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  • Northern Lamar Valley

    Pulling Carbon out of the Big Sky

Pioneering a Natural Ecosystems Approach

When you take in the panoramic view of the sprawling cattle ranch north of Big Timber, Montana, you might think you’re looking at a film set of a bygone century. But it’s not staged; it’s a working cattle ranch that functions much like a native grassland. It is one of four ranches participating in a 55,498-acre project, working to improve soil health, provide forage for cattle, and to sequester carbon in the soil to help reduce the effects of climate change.

Pulling Carbon out of the Big Sky

Preserving the Western Ranchlands

Dylan Hoffman, Director of Sustainability at Yellowstone National Park, serves as a board member for Western Sustainability Exchange (WSE), a non-profit organization dedicated to preserving the stewardship of western ranchlands since 1994. WSE initiated the Northern Great Plains Regenerative Grazing Program (NGPRGP), which involves paying ranchers who make a multi-year commitment to implement regenerative ranching practices, most notably high-intensity, rapid rotational grazing that improves soil health and increases carbon sequestration. Ranchers receive training and funding for improvements such as fencing and water infrastructure that allow them to graze cattle in temporary pastures as small as several acres for short periods of time. The healthier grasses created by this rotational grazing are rooted in healthier soils, and the amount of carbon sequestered from the air can be determined directly by measuring the increased organic carbon levels in the soil.

“They are hitting it hard and grazing it the way those grasses have evolved to be grazed and then letting it sit, just like it would when there were bison roaming the West,” Dylan Hoffman explained.

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Carbon Offsets

Xanterra Travel Collection® was the first financial supporter of this initiative in 2019 and was an instrumental part of program inception. In exchange, Xanterra receives carbon offsets, which are third-party verified and audited to guarantee reductions, avoidance, or sequestration of greenhouse gas (GHG) emissions. NGPRGP coordinator, Native, works with others to measure and validate the carbon sequestration and market the offsets. One of the important requirements for carbon offsets is additionality, referring to additional actions that would have been taken without the purchase of the credits. The investment in the offsets is what makes the project feasible and allows for the GHG reductions. In this case, ongoing soil testing during the first several years of the program showed strong improvements in carbon sequestration, resulting in validation of the carbon offsets claims by the Verified Carbon Standard (VCS) in April 2022.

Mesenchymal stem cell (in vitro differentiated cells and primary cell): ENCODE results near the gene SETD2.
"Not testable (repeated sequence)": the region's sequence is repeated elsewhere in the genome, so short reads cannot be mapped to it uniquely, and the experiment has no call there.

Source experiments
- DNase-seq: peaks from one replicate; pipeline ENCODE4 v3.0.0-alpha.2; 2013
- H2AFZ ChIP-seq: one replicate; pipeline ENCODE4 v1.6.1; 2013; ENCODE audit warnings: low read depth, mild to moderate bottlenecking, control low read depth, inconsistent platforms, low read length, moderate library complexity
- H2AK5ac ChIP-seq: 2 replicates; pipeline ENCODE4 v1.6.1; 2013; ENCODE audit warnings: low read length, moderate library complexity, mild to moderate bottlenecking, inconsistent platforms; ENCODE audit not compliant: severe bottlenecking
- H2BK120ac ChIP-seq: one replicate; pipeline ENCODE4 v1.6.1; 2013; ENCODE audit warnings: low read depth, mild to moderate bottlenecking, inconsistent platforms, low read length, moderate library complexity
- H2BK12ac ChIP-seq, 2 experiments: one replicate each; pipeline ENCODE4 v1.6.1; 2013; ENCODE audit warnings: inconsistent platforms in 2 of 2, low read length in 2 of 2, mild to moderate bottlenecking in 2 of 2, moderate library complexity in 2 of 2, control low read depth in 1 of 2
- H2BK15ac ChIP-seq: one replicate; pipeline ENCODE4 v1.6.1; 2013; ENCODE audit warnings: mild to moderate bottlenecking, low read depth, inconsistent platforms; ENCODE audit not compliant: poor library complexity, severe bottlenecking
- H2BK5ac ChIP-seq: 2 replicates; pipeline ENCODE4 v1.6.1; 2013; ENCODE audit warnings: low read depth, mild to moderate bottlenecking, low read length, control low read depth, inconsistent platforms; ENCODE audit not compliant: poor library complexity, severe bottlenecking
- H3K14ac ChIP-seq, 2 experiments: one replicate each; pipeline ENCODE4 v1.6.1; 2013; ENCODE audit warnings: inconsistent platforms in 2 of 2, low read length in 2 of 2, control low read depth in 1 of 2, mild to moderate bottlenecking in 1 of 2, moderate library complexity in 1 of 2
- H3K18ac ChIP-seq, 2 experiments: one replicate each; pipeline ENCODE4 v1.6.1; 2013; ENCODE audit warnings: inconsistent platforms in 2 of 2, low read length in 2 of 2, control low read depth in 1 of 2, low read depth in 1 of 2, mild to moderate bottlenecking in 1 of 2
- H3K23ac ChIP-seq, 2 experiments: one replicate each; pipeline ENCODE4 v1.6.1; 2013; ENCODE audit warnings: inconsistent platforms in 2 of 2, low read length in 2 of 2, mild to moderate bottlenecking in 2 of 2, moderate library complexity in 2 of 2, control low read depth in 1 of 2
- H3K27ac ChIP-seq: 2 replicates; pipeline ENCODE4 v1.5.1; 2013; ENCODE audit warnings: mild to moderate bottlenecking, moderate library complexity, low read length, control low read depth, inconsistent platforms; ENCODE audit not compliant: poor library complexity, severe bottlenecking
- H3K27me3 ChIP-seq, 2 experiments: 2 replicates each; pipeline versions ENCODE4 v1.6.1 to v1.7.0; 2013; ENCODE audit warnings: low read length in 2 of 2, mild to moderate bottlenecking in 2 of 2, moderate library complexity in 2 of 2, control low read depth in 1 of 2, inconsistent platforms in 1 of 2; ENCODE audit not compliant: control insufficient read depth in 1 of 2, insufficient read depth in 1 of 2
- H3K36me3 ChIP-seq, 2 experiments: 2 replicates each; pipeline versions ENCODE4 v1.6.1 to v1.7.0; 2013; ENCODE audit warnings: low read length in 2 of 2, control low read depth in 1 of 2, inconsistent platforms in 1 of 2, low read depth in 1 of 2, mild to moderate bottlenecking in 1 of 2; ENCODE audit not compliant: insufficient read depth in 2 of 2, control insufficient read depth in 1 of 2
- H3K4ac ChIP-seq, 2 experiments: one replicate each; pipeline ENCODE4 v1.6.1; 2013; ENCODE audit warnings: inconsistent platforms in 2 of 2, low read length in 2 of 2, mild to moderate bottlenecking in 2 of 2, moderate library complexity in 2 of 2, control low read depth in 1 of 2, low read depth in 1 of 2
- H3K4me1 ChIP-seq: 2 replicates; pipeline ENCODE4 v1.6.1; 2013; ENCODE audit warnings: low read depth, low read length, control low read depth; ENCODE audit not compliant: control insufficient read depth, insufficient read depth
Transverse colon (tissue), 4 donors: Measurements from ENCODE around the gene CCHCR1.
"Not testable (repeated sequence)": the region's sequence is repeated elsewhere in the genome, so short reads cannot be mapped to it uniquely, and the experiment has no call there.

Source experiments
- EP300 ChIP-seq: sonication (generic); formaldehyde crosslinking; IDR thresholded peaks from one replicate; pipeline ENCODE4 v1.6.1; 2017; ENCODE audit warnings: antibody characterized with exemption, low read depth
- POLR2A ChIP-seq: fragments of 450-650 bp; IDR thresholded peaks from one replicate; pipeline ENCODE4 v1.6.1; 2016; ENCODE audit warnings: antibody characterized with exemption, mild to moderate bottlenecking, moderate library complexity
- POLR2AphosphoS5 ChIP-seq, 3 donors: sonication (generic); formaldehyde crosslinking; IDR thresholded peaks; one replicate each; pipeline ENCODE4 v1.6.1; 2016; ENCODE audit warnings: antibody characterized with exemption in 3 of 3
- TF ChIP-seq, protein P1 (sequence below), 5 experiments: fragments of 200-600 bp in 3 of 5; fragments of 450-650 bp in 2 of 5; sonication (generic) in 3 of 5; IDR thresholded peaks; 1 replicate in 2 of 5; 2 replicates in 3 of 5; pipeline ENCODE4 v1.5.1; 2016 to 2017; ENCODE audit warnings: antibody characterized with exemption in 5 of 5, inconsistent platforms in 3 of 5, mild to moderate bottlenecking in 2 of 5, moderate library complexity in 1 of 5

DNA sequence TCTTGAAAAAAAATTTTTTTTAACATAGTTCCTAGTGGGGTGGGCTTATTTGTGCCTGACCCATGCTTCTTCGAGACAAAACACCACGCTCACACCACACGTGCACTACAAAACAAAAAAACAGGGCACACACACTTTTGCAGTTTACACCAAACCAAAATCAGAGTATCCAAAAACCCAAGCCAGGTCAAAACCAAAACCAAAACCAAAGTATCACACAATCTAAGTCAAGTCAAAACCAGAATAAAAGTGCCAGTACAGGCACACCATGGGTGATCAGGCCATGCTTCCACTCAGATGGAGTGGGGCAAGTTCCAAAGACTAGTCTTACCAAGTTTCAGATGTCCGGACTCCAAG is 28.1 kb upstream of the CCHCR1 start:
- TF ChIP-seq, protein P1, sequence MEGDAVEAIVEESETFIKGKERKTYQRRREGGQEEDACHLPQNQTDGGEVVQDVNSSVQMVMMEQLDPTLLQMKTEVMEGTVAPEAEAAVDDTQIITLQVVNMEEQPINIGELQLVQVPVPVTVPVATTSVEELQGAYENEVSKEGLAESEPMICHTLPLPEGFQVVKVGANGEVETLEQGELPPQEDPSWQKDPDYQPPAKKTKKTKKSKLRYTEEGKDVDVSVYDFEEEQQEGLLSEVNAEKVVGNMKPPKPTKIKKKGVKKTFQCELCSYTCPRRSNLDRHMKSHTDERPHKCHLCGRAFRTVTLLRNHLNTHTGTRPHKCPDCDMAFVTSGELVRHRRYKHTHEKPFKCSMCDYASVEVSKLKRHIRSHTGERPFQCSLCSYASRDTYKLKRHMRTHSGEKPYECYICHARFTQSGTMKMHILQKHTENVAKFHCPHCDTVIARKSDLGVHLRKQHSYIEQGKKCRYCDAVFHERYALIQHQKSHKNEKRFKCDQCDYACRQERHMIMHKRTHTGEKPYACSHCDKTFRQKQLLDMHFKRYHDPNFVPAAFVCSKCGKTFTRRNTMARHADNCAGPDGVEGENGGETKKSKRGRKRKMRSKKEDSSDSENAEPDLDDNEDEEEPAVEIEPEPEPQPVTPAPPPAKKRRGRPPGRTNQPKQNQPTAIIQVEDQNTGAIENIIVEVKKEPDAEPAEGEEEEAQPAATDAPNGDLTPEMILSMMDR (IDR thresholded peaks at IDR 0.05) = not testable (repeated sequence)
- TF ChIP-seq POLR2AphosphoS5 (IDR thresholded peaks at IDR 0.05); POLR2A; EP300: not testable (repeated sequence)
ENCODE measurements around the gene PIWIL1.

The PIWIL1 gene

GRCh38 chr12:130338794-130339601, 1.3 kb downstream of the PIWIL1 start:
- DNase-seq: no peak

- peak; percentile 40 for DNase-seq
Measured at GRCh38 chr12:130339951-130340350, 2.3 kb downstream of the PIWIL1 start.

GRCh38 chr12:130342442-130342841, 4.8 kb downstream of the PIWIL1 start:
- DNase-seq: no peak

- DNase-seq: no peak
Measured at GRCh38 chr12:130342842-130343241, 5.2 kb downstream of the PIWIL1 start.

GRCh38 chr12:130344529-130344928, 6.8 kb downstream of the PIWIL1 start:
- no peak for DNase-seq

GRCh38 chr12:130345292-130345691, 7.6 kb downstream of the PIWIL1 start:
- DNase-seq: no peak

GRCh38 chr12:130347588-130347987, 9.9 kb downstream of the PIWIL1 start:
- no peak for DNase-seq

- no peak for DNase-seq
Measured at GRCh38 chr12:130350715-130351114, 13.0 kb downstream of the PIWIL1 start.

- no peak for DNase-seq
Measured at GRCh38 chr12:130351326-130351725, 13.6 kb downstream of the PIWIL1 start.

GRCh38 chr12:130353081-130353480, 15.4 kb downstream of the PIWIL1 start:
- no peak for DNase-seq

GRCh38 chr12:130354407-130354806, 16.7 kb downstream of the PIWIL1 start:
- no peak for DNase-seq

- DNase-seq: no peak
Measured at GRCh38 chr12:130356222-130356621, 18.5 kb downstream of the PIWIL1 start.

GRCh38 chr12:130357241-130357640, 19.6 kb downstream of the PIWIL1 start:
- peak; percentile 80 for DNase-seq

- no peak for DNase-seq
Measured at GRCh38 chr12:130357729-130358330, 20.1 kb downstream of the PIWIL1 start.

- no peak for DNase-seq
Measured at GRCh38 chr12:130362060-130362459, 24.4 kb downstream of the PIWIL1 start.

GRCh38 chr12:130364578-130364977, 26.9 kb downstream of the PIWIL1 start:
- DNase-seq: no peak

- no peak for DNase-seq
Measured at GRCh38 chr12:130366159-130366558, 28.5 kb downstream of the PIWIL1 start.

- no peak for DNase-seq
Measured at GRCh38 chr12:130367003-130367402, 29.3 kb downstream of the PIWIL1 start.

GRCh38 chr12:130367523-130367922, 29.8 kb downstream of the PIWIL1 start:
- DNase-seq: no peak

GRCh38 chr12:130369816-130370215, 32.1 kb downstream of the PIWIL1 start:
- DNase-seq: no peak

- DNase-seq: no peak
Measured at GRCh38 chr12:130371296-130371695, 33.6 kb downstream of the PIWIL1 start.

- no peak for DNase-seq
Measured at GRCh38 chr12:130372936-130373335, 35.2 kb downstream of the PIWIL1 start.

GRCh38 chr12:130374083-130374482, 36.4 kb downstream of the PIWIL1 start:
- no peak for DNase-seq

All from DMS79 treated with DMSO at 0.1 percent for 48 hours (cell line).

Xanterra continues to fund part of the program and receives 7,413 metric tons of carbon offsets per year, which is enough to offset all the emissions from electricity use in Yellowstone National Park Lodges. This brings Xanterra closer to our goal of reducing  GHG emissions by 50 percent by 2025 (compared to a 2014 baseline) and ultimately achieving net zero emission by 2050. While Xanterra has added solar arrays, recycling and composting programs, and energy and water efficiency projects, purchasing carbon offsets provides an additional solution.

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Making an Impact

The NGPRGP is the first of its kind in the U.S. and has tremendous potential. Over and above its proven ability to mitigate climate change by sequestering carbon dioxide out of the air, it offers several other benefits. Restoring grasslands in the greater Yellowstone ecosystem provides improved habitat for elk, mule deer, pronghorn, sheep, wolves, trout, and other species. The advantages to ranchers go beyond another source of income – they benefit from the increased productivity of the land, are less dependent on purchased hay and are more resilient to drought. In addition, ranchers can sell their beef as sustainably raised. Xanterra Travel Collection® supports and benefits from this program by purchasing the sustainably raised beef from one of the participating ranches to serve in restaurants at Yellowstone National Park Lodges.

“It’s amazing to see the work you’re doing have an impact on preserving this landscape, preserving a lifestyle, and ultimately creating quality, sustainable beef products,” Hoffman adds. “It was very powerful to see it in person. You can see the tangible difference you’re making in the world.”